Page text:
Facebook said it fixed a programming bug that could have exposed private photos of up to 6.8 million users in the latest of a number of drawbacks that have led regulators around the world to investigate the privacy practices of the popular network Social.
The crash allowed about 1,500 applications to access private photos for 12 days, up to 25 September, according to Facebook. This affected users who gave permission for third-party applications to access your photos.
"Sorry this happened", said the company in a blog intended for developers who create applications for its platform. The problem is the latest in a series of security and privacy breaches that have prompted user complaints and led to investigations by regulators and lawmakers.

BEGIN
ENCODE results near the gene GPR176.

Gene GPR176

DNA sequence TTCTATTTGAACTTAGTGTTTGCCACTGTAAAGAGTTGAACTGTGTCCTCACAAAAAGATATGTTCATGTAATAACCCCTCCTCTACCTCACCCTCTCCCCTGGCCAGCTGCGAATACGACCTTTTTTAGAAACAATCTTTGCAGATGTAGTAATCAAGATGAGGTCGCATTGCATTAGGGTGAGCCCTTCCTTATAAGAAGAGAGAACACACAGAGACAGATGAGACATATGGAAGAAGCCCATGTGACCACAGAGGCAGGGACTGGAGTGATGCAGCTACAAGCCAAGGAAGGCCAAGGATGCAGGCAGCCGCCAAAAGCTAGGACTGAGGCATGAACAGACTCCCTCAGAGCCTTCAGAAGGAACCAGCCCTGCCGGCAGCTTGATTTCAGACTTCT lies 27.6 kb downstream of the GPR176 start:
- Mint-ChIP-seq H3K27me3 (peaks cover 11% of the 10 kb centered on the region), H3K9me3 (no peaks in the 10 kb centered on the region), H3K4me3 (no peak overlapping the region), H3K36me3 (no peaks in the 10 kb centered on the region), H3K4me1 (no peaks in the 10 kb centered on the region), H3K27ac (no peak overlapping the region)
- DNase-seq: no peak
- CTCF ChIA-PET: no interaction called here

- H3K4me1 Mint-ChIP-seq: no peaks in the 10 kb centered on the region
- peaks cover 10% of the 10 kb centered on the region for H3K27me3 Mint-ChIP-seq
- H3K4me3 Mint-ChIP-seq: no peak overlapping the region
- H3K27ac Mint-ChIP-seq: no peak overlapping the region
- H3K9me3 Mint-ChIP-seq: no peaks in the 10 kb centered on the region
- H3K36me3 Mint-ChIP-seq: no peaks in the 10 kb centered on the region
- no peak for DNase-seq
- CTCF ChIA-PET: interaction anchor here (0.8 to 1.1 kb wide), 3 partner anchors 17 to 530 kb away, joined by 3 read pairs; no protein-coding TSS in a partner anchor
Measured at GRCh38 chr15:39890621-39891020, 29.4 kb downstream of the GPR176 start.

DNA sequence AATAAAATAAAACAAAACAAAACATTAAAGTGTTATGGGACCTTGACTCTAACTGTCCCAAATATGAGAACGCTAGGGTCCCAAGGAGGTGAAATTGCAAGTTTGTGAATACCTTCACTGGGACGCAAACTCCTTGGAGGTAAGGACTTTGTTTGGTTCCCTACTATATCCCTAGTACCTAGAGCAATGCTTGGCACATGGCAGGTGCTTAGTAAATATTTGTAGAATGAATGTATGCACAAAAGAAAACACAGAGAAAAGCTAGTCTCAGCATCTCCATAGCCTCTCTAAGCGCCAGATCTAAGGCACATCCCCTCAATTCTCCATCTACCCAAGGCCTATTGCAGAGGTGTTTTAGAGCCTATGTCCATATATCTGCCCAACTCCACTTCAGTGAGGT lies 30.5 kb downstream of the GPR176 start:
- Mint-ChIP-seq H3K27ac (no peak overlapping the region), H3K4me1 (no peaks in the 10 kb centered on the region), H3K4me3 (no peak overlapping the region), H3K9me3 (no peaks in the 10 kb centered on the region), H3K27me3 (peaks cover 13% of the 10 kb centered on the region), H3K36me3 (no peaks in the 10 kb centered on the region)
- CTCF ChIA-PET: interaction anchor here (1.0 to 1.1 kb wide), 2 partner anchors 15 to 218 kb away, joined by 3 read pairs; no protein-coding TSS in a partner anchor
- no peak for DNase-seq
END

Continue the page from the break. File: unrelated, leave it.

The most resounding was the huge scandal related to the Cambridge Analytica consulting and a security breach that affected almost 30 million Facebook users.
The company said it would send an alert through its page to notify users whose photos may have been exposed by the most recent error. The alert will direct you to a link where you can see if they've used an app that has the wrong permission to access private photos.
The a priori incident appears to be relatively small, but may lead European regulators to start researching on Facebook, said Brian Wieser, an analyst at Pivotal Research. "We already have a lot of evidence to reinforce the idea that Facebook is careless," he said.
George Salmon, an analyst at Hargreaves Lansdown, said new bug reports and infractions increase the likelihood that governments will impose new regulations on Facebook's business practices.